For the record, I like Kyle Rayner more than Hal Jordan. (Sorry!)




Disclaimer/background: I’m a traditionalist. I don’t think people should break rules of storytelling unless there’s a good reason. I write comic books, short fiction and children’s books. Just to put my comments in perspective, these are my interests and favorites: My favorite superhero is Spider-Man, and I also like Justice League and Batman. My favorite comic writers lately have been Kurt Busiek, Peter David, and Geoff Johns. I am a huge Transformers fan. In children’s books, I go either simple or meta: either really simple stories or books about stories. In movies and books, I am more impressed with something small that makes me feel something rather than something I’m told is a “must-read” or a must-see.”

I make silly videos and post them here:

The Promise of Premise

Posted: July 19, 2010 in All, Comic Books, TV
Tags: , , ,

There’s a difference between a great character and a great premise.

They’re not mutually exclusive, but they don’t always go hand in hand.

I was thinking of this while watching the first two episodes of “The Ghost Whisperer” with my wife. She talks to ghosts and helps them find their way(The Ghost Whisperer, not my wife.). Not the first time it’s been done. But maybe the first time it’s been done on an hour long weekly show.

There are hundreds of variations. Different things ghosts need before they move on. Do they even want to? Can they and their loved ones say goodbye?

It’s a good premise. And a regular series needs a good premise. Something you can sink into in front of the couch every week. The shows creators make a promise to you that you’re going to get some of the same ingredients every week, but maybe in a different recipe once in a while to shake things up. You know that the story is going to be about a ghost losing its way.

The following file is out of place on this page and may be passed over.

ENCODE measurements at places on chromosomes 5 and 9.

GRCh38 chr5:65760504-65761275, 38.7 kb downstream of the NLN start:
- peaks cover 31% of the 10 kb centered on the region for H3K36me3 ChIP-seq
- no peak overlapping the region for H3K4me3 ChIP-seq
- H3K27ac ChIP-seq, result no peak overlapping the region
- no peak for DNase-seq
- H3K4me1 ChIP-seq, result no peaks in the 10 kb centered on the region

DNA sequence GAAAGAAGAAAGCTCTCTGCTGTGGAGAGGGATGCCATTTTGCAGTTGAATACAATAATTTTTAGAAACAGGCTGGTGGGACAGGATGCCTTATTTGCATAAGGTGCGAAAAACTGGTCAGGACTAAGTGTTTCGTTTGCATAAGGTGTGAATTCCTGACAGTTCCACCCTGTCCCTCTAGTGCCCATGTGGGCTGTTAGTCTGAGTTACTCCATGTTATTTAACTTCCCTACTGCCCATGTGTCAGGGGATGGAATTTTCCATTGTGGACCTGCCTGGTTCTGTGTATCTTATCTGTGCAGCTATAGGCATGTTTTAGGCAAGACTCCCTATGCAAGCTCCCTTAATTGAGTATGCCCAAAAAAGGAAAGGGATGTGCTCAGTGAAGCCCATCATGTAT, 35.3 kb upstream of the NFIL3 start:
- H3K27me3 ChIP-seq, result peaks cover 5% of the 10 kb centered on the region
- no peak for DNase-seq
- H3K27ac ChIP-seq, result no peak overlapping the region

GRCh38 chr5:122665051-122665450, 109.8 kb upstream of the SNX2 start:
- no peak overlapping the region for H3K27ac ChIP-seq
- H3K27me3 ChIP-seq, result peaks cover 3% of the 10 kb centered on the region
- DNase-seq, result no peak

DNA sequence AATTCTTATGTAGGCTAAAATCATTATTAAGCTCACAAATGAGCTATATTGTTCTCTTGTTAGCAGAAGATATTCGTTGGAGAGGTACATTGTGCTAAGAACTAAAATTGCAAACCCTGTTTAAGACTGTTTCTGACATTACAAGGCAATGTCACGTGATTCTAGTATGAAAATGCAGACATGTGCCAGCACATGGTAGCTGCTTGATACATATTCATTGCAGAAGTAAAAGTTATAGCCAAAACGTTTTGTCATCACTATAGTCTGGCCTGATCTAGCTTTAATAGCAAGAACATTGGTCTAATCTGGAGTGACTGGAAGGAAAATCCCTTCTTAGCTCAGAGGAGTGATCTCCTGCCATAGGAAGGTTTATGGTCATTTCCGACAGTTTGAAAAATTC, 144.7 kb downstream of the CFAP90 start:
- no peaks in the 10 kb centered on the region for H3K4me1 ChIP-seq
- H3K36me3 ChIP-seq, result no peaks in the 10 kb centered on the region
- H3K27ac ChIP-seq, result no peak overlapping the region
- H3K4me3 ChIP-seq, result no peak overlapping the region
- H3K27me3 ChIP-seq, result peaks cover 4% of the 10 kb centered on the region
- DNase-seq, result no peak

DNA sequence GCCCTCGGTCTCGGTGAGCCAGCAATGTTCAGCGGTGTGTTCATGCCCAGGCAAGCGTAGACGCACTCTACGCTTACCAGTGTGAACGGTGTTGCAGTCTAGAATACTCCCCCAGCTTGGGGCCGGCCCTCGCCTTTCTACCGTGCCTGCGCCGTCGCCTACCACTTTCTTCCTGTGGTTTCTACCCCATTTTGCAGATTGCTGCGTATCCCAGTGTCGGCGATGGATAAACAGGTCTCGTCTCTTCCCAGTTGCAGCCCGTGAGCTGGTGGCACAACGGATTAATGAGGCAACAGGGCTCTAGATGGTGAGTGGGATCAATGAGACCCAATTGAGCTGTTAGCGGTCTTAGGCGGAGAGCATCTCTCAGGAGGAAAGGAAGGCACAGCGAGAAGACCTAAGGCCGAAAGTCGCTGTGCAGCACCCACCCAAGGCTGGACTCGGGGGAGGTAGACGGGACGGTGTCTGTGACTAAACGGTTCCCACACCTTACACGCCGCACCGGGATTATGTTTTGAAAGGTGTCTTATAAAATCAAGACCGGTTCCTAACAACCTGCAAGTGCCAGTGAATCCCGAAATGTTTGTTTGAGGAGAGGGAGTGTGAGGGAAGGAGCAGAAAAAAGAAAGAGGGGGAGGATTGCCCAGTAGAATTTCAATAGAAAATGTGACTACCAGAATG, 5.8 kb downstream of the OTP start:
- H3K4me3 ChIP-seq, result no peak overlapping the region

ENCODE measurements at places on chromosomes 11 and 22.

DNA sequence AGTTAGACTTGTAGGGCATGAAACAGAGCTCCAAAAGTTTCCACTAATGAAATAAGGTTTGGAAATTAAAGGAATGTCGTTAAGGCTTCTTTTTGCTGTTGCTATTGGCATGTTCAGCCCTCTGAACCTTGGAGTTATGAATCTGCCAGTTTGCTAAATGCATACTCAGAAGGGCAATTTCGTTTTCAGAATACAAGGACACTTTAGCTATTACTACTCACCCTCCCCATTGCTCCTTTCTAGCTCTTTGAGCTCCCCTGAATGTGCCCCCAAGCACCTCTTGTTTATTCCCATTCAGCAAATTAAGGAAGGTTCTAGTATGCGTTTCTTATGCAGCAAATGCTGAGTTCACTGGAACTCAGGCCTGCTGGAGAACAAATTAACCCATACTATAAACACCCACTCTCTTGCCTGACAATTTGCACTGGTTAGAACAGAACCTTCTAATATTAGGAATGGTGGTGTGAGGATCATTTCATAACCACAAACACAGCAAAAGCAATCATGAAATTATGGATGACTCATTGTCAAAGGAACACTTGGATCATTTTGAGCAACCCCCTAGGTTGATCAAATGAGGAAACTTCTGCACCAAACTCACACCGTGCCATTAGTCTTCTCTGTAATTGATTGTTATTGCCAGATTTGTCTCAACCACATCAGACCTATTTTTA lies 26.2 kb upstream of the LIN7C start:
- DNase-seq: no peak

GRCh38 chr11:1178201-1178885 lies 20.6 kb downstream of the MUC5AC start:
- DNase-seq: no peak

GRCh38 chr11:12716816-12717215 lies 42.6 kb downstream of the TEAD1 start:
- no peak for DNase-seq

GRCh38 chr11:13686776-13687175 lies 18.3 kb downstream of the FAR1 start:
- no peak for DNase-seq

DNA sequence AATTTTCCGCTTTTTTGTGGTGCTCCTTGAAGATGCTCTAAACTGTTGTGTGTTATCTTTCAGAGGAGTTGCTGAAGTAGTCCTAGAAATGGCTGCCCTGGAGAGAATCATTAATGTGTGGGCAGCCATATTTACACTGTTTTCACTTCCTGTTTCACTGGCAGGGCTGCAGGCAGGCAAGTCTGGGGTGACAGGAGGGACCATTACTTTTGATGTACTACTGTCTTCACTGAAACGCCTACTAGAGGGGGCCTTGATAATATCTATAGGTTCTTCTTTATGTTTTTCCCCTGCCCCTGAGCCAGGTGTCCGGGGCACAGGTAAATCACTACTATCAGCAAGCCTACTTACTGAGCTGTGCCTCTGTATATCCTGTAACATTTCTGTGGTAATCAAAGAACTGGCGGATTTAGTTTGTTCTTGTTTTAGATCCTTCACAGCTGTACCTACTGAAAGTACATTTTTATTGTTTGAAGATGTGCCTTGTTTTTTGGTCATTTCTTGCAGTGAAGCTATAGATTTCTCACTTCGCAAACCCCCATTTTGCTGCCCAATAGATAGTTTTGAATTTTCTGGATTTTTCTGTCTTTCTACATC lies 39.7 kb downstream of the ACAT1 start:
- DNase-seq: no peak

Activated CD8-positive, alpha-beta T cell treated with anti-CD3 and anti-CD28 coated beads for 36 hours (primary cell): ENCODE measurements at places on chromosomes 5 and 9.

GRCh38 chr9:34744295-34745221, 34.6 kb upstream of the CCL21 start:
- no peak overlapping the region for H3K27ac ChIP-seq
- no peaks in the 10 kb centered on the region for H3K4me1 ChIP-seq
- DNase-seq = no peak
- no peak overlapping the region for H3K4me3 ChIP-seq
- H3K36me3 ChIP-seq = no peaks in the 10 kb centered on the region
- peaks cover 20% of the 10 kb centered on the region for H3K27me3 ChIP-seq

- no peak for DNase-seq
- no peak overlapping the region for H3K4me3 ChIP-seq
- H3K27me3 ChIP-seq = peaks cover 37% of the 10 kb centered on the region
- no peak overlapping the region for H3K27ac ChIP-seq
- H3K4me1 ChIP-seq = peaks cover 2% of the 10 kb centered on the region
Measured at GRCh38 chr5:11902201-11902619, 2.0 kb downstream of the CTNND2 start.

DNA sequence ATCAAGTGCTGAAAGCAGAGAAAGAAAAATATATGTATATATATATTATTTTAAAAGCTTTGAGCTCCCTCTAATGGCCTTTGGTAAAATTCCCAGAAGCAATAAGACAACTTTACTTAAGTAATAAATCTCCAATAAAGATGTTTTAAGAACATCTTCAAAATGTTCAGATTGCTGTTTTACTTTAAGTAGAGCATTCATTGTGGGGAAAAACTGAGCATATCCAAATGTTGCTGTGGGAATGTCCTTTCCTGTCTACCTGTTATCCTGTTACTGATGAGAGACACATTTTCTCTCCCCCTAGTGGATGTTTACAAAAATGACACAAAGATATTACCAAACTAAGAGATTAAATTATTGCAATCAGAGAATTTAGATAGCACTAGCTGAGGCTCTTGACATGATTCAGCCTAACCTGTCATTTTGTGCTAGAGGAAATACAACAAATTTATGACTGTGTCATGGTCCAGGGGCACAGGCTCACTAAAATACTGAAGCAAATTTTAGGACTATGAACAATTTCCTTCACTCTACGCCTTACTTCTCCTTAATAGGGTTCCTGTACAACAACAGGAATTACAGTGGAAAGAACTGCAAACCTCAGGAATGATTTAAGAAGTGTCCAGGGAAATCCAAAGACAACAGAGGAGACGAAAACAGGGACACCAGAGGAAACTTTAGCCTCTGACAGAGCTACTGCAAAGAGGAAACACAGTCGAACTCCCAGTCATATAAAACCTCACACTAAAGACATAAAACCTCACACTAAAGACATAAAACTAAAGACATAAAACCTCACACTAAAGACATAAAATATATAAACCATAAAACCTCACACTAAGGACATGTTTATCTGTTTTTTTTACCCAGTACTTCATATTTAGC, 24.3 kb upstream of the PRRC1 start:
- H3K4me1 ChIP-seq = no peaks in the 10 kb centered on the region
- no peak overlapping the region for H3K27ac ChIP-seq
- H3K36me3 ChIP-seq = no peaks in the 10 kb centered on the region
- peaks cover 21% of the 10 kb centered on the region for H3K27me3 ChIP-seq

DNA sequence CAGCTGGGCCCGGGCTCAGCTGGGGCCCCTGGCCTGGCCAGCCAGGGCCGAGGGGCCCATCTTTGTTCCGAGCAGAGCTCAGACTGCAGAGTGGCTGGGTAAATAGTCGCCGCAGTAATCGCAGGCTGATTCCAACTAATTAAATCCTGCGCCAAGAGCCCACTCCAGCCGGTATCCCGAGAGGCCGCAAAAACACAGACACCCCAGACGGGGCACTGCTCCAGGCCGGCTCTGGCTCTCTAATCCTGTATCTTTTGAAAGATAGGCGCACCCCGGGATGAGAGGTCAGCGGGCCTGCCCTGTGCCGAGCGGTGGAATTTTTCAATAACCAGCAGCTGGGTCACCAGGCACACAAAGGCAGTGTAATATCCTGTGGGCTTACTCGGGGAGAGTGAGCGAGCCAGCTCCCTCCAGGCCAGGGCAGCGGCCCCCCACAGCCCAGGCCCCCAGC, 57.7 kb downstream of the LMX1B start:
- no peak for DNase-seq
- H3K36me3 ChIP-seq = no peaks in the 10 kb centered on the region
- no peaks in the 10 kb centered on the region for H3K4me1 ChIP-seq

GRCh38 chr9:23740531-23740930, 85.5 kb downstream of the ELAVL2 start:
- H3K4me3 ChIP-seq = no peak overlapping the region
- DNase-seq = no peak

Other shows are the same. You know that House is going to have a medical mystery. You know Monk is going to feel uncomfortable about something.

So that’s part of it.

In comic books, I’ve seen very few premises. Often, if there is one, it gets lost. I’m using comics because it’s a serial medium.

The X-Men are heroes who defend a world that hates and fears them. This sometimes gets lost in them fighting the villain of the month, or each other. Spider-Man has the Parker Luck, but not much else. Batman has monomania and vigilantism.

The other part is character.

We don’t care about the premise if we don’t like the characters living within it.

I think that you can have one but not the other in certain circumstances.

I liked “Noble Causes” because it had a great premise, and the characters were decent. It seems like a lot of the independents that are going to survive do so because there is a premise that you can explain in one sentence. For example: “Invincible” is about the son of Superman.

But a premise can quickly become a gimmick.

If the premise is all there is, then it’s just window dressing. You have to have both: premise and character.